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JavaScript (), often abbreviated as JS, is a programming language that conforms to the ECMAScript specification. JavaScript is high-level, often just-in-time compiled, and multi-paradigm. It has curly-bracket syntax, dynamic typing, prototype-based object-orientation, and first-class functions. Alongside HTML and CSS, JavaScript is one of the core technologies of the World Wide Web. Over 97% of websites use it client-side for web page behavior, often incorporating third-party libraries. All major web browsers have a dedicated JavaScript engine to execute the code on the user's device. As a multi-paradigm language, JavaScript supports event-driven, functional, and imperative programming styles. It has application programming interfaces (APIs) for working with text, dates, regular expressions, standard data structures, and the Document Object Model (DOM). The ECMAScript standard does not include any input/output (I/O), such as networking, storage, or graphics facilities. In practice, the web browser or other runtime system provides JavaScript APIs for I/O. JavaScript engines were originally used only in web browsers, but they are now core components of other software systems, most notably servers and a variety of applications.

History



Creation at Netscape

The Mosaic web browser was released in 1993. As the first browser with a graphical user interface accessible to non-technical people, it played a prominent role in the rapid growth of the nascent World Wide Web. The lead developers of Mosaic then founded the Netscape corporation, which released a more polished browser, Netscape Navigator, in 1994. Navigator quickly became the most used browser. During these formative years of the Web, web pages could only be static, lacking the capability for dynamic behavior after the page was loaded in the browser. There was a desire in the burgeoning web development scene to remove this limitation, so in 1995, Netscape decided to add a scripting language to Navigator. They pursued two routes to achieve this: collaborating with Sun Microsystems to embed the Java programming language, while also hiring Brendan Eich to embed the Scheme language. Netscape management soon decided that the best option was for Eich to devise a new language, with syntax similar to Java and less like Scheme or other extant scripting languages. Although the new language and its interpreter implementation were officially called LiveScript when first shipped as part of a Navigator release in September 1995, the name was changed to JavaScript three months later. The choice of the JavaScript name has caused confusion, sometimes giving the impression that it is a spin-off of Java. Since Java was the hot new programming language at the time, this has been characterized as a marketing ploy by Netscape to give its own new language cachet.

Adoption by Microsoft

Microsoft debuted Internet Explorer in 1995, leading to a browser war with Netscape. On the JavaScript front, Microsoft reverse-engineered the Navigator interpreter to create its own, called JScript. JScript was first released in 1996, alongside initial support for CSS and extensions to HTML. Each of these implementations was noticeably different from their counterparts in Navigator. These differences made it difficult for developers to make their websites work well in both browsers, leading to widespread use of "best viewed in Netscape" and "best viewed in Internet Explorer" logos for several years.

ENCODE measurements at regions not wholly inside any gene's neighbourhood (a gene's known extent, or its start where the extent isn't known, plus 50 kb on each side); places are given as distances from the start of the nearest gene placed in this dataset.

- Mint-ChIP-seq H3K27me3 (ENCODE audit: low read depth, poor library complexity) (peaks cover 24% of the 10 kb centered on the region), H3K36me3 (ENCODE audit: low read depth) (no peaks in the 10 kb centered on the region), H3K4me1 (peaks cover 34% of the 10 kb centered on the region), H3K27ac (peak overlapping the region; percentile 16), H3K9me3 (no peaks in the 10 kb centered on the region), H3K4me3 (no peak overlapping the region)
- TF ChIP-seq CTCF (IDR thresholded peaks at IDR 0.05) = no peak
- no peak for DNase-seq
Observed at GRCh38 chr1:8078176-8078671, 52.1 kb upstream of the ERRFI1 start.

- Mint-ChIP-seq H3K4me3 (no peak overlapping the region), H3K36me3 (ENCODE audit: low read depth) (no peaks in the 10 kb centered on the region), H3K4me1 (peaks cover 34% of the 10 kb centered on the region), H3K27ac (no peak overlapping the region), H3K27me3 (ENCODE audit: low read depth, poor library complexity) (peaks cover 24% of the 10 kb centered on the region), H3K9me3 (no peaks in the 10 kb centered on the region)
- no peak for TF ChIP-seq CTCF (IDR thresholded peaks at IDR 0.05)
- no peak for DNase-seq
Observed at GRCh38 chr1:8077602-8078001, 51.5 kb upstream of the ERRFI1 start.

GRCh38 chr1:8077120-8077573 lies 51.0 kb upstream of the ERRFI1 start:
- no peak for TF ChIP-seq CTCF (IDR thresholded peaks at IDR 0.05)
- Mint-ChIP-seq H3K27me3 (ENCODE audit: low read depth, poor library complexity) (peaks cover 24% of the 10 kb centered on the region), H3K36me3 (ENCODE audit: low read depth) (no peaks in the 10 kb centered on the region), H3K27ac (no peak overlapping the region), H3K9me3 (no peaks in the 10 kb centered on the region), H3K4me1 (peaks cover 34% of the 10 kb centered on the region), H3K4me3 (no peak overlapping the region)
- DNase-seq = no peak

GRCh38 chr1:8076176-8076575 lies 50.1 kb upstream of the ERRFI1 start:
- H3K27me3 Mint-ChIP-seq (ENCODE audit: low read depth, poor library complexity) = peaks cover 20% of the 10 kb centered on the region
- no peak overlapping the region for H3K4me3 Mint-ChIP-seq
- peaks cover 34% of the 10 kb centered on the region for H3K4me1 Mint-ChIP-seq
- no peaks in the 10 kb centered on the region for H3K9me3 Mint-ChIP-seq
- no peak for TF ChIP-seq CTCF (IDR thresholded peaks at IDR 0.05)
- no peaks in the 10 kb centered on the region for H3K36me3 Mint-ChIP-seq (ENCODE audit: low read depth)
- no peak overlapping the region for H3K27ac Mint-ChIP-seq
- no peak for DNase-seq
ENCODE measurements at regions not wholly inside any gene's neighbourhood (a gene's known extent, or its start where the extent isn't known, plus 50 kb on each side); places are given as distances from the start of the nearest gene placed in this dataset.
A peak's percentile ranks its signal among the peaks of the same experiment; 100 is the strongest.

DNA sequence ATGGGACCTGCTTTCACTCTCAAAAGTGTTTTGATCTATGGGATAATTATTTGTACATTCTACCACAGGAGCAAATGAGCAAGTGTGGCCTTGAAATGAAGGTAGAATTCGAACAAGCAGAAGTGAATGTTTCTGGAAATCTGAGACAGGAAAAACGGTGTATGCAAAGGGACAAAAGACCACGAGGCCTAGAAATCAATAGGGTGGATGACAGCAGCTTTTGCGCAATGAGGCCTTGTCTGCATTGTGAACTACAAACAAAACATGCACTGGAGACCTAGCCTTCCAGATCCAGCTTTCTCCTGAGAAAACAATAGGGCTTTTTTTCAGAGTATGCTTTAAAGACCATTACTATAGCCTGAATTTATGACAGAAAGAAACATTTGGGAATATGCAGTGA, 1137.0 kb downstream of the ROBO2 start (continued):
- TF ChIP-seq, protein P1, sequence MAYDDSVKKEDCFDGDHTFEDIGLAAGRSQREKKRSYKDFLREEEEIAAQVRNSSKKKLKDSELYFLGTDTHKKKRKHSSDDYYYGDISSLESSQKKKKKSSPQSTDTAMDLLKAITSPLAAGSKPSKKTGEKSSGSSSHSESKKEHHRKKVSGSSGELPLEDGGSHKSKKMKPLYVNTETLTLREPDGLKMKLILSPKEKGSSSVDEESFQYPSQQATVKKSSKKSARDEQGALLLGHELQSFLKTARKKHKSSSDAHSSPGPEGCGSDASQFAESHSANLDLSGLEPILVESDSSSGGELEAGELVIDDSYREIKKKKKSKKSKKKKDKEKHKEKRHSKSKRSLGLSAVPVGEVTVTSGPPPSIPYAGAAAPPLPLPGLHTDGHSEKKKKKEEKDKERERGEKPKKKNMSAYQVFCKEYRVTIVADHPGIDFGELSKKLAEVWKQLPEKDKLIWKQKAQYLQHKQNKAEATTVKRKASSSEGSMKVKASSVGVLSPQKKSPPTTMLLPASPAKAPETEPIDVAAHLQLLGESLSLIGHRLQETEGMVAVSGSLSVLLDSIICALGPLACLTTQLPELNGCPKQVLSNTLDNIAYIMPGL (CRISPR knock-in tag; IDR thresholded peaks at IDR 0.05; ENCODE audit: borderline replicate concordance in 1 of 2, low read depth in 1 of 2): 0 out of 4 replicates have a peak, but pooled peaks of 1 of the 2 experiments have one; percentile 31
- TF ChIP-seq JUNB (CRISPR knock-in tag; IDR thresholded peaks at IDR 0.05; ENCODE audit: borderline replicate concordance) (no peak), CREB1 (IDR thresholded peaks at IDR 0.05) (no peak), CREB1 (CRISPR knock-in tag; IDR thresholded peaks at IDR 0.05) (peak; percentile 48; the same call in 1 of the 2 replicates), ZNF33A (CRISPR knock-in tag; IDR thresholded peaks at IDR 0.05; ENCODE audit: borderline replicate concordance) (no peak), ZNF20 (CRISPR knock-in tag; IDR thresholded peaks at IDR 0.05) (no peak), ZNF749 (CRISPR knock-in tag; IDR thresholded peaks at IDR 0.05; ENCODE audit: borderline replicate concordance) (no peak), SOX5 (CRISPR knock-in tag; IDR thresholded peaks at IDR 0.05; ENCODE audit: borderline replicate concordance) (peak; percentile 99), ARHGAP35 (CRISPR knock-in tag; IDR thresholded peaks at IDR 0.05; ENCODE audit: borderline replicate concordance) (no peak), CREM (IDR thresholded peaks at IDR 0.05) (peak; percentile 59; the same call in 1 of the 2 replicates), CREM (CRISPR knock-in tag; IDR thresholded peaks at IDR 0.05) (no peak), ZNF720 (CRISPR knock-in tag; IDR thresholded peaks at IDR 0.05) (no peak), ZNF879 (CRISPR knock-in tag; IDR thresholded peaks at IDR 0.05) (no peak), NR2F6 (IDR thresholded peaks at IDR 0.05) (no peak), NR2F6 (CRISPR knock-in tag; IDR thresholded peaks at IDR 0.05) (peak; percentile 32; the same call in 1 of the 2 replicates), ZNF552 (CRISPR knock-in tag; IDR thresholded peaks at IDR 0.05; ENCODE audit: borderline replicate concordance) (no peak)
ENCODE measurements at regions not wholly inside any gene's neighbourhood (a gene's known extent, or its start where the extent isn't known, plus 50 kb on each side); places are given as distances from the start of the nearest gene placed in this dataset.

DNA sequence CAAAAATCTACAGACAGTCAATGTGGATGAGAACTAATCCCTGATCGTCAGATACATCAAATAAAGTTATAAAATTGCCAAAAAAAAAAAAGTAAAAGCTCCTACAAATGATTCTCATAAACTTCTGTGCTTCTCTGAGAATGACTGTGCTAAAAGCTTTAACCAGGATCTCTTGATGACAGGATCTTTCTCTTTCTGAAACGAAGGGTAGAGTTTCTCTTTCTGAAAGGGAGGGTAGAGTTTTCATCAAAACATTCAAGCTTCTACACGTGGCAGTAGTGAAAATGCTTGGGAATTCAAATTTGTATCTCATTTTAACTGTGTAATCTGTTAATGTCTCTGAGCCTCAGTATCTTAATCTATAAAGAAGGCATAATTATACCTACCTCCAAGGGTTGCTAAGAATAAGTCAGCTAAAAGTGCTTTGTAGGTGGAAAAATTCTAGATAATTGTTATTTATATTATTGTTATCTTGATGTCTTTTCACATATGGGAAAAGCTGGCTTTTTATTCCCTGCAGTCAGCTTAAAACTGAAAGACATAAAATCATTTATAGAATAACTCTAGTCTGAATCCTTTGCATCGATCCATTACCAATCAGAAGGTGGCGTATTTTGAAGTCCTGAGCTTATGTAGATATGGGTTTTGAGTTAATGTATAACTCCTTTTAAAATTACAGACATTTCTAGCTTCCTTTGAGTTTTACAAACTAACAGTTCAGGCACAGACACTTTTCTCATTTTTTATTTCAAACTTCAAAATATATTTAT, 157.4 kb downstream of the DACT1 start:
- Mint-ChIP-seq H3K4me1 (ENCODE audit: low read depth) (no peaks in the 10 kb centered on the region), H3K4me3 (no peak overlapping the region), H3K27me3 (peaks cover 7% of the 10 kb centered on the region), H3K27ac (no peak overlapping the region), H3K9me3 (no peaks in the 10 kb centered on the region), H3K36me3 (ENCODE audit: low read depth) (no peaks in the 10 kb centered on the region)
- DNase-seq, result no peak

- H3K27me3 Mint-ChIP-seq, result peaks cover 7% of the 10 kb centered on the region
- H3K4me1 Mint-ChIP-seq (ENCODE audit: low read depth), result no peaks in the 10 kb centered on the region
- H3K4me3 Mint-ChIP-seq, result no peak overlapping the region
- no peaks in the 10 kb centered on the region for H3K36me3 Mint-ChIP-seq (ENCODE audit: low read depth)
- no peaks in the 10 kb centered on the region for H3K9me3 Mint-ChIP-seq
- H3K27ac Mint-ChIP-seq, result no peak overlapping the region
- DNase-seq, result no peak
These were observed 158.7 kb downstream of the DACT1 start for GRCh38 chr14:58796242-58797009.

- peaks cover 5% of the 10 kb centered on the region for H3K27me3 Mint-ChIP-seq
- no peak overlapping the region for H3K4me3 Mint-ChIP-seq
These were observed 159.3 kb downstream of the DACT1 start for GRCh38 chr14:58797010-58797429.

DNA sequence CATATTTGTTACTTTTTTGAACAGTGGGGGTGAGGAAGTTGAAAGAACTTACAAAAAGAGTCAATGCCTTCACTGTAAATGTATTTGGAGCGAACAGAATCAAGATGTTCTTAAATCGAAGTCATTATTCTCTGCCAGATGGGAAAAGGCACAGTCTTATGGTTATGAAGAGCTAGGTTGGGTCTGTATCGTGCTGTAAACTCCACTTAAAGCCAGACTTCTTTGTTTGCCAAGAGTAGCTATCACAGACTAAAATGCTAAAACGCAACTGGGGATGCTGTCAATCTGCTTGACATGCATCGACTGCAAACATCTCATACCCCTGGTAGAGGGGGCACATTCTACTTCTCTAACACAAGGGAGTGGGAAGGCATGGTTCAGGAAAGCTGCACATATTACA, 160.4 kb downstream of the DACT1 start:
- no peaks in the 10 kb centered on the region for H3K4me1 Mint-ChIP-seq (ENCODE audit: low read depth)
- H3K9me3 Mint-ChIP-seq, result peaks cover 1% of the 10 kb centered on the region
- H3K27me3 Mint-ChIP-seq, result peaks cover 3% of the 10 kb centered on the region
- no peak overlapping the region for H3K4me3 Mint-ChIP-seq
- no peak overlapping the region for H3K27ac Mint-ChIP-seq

The rise of JScript

In November 1996, Netscape submitted JavaScript to ECMA International, as the starting point for a standard specification that all browser vendors could conform to. This led to the official release of the first ECMAScript language specification in June 1997. The standards process continued for a few years, with the release of ECMAScript 2 in June 1998 and ECMAScript 3 in December 1999. Work on ECMAScript 4 began in 2000. Meanwhile, Microsoft gained an increasingly dominant position in the browser market. By the early 2000s, Internet Explorer's market share reached 95%. This meant that JScript became the de facto standard for client-side scripting on the Web. Microsoft initially participated in the standards process and implemented some proposals in its JScript language, but eventually it stopped collaborating on ECMA work. Thus ECMAScript 4 was mothballed.

Growth and standardization

During the period of Internet Explorer dominance in the early 2000s, client-side scripting was stagnant. This started to change in 2004, when the successor of Netscape, Mozilla, released the Firefox browser. Firefox was well received by many, taking significant market share from Internet Explorer. In 2005, Mozilla joined ECMA International, and work started on the ECMAScript for XML (E4X) standard. This led to Mozilla working jointly with Macromedia (later acquired by Adobe Systems), who were implementing E4X in their ActionScript 3 language, which was based on an ECMAScript 4 draft. The goal became standardizing ActionScript 3 as the new ECMAScript 4. To this end, Adobe Systems released the Tamarin implementation as an open source project. However, Tamarin and ActionScript 3 were too different from established client-side scripting, and without cooperation from Microsoft, ECMAScript 4 never reached fruition. Meanwhile, very important developments were occurring in open-source communities not affiliated with ECMA work. In 2005, Jesse James Garrett released a white paper in which he coined the term Ajax and described a set of technologies, of which JavaScript was the backbone, to create web applications where data can be loaded in the background, avoiding the need for full page reloads. This sparked a renaissance period of JavaScript, spearheaded by open-source libraries and the communities that formed around them. Many new libraries were created, including jQuery, Prototype, Dojo Toolkit, and MooTools. Google debuted its Chrome browser in 2008, with the V8 JavaScript engine that was faster than its competition. The key innovation was just-in-time compilation (JIT), so other browser vendors needed to overhaul their engines for JIT. In July 2008, these disparate parties came together for a conference in Oslo. This led to the eventual agreement in early 2009 to combine all relevant work and drive the language forward. The result was the ECMAScript 5 standard, released in December 2009.